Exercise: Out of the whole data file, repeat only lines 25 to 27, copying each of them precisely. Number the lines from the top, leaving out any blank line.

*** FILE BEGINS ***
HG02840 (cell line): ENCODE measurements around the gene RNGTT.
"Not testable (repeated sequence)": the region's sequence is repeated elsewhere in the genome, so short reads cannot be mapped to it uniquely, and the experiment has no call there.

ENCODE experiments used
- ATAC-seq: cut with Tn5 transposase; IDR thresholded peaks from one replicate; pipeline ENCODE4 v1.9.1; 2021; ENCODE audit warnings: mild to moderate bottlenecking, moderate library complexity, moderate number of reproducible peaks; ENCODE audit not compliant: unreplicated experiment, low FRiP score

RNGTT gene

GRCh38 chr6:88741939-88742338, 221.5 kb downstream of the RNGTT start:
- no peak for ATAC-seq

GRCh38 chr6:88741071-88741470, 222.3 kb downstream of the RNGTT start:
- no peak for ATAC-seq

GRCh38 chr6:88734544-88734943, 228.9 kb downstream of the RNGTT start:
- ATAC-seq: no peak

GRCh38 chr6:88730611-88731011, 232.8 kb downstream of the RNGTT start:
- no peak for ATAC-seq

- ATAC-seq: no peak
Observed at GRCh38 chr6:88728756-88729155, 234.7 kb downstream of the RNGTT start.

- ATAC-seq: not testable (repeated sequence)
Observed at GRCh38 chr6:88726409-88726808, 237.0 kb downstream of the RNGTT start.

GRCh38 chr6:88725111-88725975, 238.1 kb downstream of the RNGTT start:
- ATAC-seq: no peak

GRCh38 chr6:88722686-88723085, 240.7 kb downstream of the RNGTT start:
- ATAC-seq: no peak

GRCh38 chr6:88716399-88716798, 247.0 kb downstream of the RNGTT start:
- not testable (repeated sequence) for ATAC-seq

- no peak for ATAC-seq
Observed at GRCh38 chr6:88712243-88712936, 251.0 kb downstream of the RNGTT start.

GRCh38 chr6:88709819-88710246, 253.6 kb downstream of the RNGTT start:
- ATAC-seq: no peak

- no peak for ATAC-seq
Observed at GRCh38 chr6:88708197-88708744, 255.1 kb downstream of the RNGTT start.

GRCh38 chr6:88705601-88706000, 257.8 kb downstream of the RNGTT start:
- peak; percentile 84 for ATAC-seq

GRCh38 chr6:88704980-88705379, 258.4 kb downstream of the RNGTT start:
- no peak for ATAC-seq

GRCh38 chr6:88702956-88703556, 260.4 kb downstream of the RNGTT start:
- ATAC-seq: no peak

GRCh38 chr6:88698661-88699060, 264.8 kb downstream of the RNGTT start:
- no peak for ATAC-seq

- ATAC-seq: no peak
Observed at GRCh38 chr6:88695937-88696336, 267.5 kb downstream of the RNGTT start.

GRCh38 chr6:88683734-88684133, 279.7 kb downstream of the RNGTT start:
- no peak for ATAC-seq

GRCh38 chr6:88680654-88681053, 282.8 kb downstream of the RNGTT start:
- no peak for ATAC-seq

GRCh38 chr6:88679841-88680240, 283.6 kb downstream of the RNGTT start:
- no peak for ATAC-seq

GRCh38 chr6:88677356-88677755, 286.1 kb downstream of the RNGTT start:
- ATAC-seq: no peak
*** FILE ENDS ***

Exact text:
Observed at GRCh38 chr6:88712243-88712936, 251.0 kb downstream of the RNGTT start.

GRCh38 chr6:88709819-88710246, 253.6 kb downstream of the RNGTT start:
- ATAC-seq: no peak